We’re interested in more exotic forms of quantum matter than drinks and ice cubes, mostly centred around ultracold atomic gases and trapped ions as these are potential platforms for quantum computing, and in particular we theoretically investigated a model known as the p-spin model. This (admittedly rather abstract) mathematical model describes a series of quantum spins all connected to each other with random couplings. The model contains two main adjustable parameters, namely the temperature \(T \) and the strength of quantum fluctuations (typically denoted \( \Gamma = \hbar^2/J m\) in the notation of the model). It’s known as a ‘mean field’ model of a spin glass, because it can be exactly solved using mean-field (read: relatively simple) techniques.

A sketch of the spatial structure of a p-spin model, where every quantum spin (black dots) is connected to every other quantum spin (blue lines).

A sketch of the spatial structure of a p-spin model, where every quantum spin (black dots) is connected to every other quantum spin (blue lines).

The p-spin model contains two phases, known as paramagnetic and spin glass phases. The paramagnetic phase exists at high temperatures and/or strong quantum fluctuations, whereas the spin glass exists at low temperatures and/or weak quantum fluctuations. It turns out that despite the abstraction, this model qualitatively reproduces the behaviour seen in a wide range of materials. This model has been extensively studied in the past, notably by Leticia Cugliandolo and co-workers, as well as more recently by Chris Laumann and others in the context of many-body localisation.

A phase diagram of the p-spin model, showing the spin glass phase (SG, in blue) that exists at low temperatures T and small values of quantum fluctuations.

A phase diagram of the p-spin model, showing the spin glass phase (SG, in blue) that exists at low temperatures T and small values of quantum fluctuations.

Our main aim was to take the p-spin model, isolated from its environment, and see how it relaxes back to equilibrium following a sudden parameter change (known as a quantum quench), a bit like setting a Newton’s cradle in motion or dropping ice into a drink. In particular, we had one specific question in mind: do quantum fluctuations speed up thermalisation, or slow down thermalisation?

How did we do it?

This section is unavoidably a bit technical, so I’ve hidden it away. Click here to expand this section if you want the details!

We used a theoretical technique known as the Keldysh formalism to study the dynamics of the p-spin model. This technique, proposed independently by Kadanoff and Baym as well as Keldysh, is based around the idea of a closed contour in time. Mathematically speaking, it’s a really elegant idea that allows use of the path integral approach to study the non-equilibrium dynamics of a physical system. Ultimately, for fully quantums spins this model is still too complex to solve in this manner and we must make an additional simplifying approximation known as the spherical approximation, which is a way of taking the quantum nature of the problem into account ‘on average’ (via a Lagrange multiplier) rather than attempting to treat the quantum problem fully exactly. At the end of the process, we end up with a series of three coupled differential equations which can be solved numerically (although as always, that statement drastically understates the amount of time it took me to code and test the entire procedure…!).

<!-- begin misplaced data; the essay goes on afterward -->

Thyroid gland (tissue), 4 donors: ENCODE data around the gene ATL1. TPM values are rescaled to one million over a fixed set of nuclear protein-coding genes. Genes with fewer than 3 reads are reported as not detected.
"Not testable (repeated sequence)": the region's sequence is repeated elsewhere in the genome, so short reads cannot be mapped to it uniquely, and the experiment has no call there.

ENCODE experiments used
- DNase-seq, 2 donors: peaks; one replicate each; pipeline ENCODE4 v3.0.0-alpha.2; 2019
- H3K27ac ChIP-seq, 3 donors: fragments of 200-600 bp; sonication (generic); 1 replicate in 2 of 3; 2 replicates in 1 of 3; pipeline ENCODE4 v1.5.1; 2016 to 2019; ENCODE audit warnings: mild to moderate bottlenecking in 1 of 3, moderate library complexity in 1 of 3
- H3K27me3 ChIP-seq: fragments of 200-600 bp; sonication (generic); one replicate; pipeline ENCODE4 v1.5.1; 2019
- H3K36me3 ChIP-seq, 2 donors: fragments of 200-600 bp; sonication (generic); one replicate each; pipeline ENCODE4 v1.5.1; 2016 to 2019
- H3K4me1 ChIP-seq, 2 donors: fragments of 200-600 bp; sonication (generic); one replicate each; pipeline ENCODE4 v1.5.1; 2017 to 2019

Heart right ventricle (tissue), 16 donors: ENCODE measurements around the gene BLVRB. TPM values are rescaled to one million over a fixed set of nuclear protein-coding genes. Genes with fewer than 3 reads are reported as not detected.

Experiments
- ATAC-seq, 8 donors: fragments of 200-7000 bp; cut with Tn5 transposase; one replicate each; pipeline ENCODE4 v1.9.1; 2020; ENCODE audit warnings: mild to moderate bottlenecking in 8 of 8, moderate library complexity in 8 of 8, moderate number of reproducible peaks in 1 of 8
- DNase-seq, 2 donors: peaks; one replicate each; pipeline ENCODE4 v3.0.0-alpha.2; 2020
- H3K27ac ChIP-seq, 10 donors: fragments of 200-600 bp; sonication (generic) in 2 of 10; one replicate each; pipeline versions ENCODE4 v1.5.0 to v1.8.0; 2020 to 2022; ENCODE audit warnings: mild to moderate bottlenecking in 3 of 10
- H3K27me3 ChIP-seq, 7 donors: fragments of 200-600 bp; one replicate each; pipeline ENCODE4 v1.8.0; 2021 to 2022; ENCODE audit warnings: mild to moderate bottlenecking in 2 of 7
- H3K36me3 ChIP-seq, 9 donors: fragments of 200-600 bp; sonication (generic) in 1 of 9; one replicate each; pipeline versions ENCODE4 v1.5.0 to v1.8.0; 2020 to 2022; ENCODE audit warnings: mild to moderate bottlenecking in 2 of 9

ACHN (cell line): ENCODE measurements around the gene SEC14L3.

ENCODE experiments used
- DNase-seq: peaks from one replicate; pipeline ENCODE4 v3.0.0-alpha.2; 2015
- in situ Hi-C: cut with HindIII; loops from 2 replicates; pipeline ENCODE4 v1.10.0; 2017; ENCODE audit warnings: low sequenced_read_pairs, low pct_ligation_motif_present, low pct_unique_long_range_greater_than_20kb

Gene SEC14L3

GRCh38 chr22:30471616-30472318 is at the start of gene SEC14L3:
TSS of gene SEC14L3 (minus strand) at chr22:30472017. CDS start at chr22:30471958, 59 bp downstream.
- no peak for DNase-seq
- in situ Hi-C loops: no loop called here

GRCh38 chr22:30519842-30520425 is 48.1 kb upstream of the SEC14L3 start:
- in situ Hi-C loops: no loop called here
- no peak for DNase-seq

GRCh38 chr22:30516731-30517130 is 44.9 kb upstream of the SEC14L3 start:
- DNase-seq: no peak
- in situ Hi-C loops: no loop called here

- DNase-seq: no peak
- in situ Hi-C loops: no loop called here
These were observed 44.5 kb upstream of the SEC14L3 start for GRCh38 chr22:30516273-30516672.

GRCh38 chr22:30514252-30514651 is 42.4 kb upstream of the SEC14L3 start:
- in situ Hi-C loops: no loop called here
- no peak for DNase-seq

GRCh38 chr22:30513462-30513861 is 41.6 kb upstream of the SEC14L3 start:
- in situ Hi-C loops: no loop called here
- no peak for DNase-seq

In order to perform a quench of the quantum fluctuations, we modify a parameter in the equation called \( \hbar \), which represents the Planck constant. This procedure is a little unusual - as the name suggests, the Planck constant is usually regarded as an immutable constant, like pi or the fine structure constant - but is ultimately well-defined: the \( \hbar \to 0 \) limit reproduces the classical equation of motion (which can be derived via a Martin-Siggia-Rose formalism using stochastic Langevin equation), while the case of \( \hbar > 0 \) represents the quantum system. In our case, to give us the freedom to change the strength of quantum fluctuations through the calculation, we make \( \hbar \) a time-dependent variable \( \hbar(t) \). This variable encodes all of the quantum behaviour of our system, ultimately appearing in only one single term of the resulting equations, and is responsible for all of the differences between the quantum case we consider, and the classical case previously studied by Cugliandolo et al.

In a real experiment, it isn’t possible to change Planck’s constant, but fear not - in real systems, it turns out that this is equivalent to changing a magnetic field, something which is much easier to do experimentally. (We address this in the Supplemental Material part of our paper.)

There was a further complication before we could continue, however. At the time when we began our study, no one had yet figured out the equations to allow us to start our simulation at a finite temperature: the initial state of our system was always an infinite temperature random state. While we began by studying this state, and the (unpublished) results were the same as the ones we’ll go on to look at below, ultimately we wanted to investigate states at much lower temperatures close to the spin glass transition, around \(k_B T \sim 1 \). A similar situation ,had been investigated by Cugliandolo et al. in classical glasses, where the equations to initialise the sytem at finite temperature (called TAP equations) could be computed, but in the quantum system they were not valid. (The same authors later derived a set of equations allowing exact initialisation of the quantum model at arbitrary temperatures, though to my knowledge no one has yet tried numerically simulating them: this would be a very interesting future step, and could confirm or refute our findings.)